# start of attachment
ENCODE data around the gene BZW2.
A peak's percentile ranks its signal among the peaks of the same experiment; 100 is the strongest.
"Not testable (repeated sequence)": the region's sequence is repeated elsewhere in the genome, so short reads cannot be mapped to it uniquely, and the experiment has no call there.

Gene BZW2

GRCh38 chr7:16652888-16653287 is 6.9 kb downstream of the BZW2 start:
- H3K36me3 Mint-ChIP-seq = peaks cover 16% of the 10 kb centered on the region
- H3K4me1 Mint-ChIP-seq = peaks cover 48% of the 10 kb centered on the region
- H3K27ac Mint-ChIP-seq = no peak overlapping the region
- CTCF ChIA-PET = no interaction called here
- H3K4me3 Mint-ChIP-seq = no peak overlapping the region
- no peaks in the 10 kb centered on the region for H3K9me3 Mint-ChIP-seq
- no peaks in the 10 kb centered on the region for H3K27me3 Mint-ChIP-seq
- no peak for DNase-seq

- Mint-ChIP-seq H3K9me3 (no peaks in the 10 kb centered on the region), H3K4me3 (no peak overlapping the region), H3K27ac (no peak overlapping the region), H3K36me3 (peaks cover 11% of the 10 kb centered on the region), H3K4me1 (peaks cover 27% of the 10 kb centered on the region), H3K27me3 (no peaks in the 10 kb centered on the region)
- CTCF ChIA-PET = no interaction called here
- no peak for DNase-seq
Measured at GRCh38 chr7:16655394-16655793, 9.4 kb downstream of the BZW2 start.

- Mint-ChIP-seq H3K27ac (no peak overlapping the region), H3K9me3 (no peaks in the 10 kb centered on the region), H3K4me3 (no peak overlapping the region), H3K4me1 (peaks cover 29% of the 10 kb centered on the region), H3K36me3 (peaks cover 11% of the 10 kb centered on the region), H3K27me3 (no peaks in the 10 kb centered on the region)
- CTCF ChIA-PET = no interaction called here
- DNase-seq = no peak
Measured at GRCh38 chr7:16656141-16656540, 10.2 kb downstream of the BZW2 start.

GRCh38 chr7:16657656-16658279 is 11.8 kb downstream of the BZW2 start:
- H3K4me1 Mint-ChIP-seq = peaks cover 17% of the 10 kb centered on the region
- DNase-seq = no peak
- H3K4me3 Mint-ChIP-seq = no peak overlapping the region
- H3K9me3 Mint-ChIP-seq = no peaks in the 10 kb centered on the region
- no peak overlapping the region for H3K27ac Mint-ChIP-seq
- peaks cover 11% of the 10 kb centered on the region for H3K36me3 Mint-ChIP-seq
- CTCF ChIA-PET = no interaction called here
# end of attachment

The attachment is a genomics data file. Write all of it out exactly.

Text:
ENCODE data around the gene BZW2.
A peak's percentile ranks its signal among the peaks of the same experiment; 100 is the strongest.
"Not testable (repeated sequence)": the region's sequence is repeated elsewhere in the genome, so short reads cannot be mapped to it uniquely, and the experiment has no call there.

Gene BZW2

GRCh38 chr7:16652888-16653287 is 6.9 kb downstream of the BZW2 start:
- H3K36me3 Mint-ChIP-seq = peaks cover 16% of the 10 kb centered on the region
- H3K4me1 Mint-ChIP-seq = peaks cover 48% of the 10 kb centered on the region
- H3K27ac Mint-ChIP-seq = no peak overlapping the region
- CTCF ChIA-PET = no interaction called here
- H3K4me3 Mint-ChIP-seq = no peak overlapping the region
- no peaks in the 10 kb centered on the region for H3K9me3 Mint-ChIP-seq
- no peaks in the 10 kb centered on the region for H3K27me3 Mint-ChIP-seq
- no peak for DNase-seq

- Mint-ChIP-seq H3K9me3 (no peaks in the 10 kb centered on the region), H3K4me3 (no peak overlapping the region), H3K27ac (no peak overlapping the region), H3K36me3 (peaks cover 11% of the 10 kb centered on the region), H3K4me1 (peaks cover 27% of the 10 kb centered on the region), H3K27me3 (no peaks in the 10 kb centered on the region)
- CTCF ChIA-PET = no interaction called here
- no peak for DNase-seq
Measured at GRCh38 chr7:16655394-16655793, 9.4 kb downstream of the BZW2 start.

- Mint-ChIP-seq H3K27ac (no peak overlapping the region), H3K9me3 (no peaks in the 10 kb centered on the region), H3K4me3 (no peak overlapping the region), H3K4me1 (peaks cover 29% of the 10 kb centered on the region), H3K36me3 (peaks cover 11% of the 10 kb centered on the region), H3K27me3 (no peaks in the 10 kb centered on the region)
- CTCF ChIA-PET = no interaction called here
- DNase-seq = no peak
Measured at GRCh38 chr7:16656141-16656540, 10.2 kb downstream of the BZW2 start.

GRCh38 chr7:16657656-16658279 is 11.8 kb downstream of the BZW2 start:
- H3K4me1 Mint-ChIP-seq = peaks cover 17% of the 10 kb centered on the region
- DNase-seq = no peak
- H3K4me3 Mint-ChIP-seq = no peak overlapping the region
- H3K9me3 Mint-ChIP-seq = no peaks in the 10 kb centered on the region
- no peak overlapping the region for H3K27ac Mint-ChIP-seq
- peaks cover 11% of the 10 kb centered on the region for H3K36me3 Mint-ChIP-seq
- CTCF ChIA-PET = no interaction called here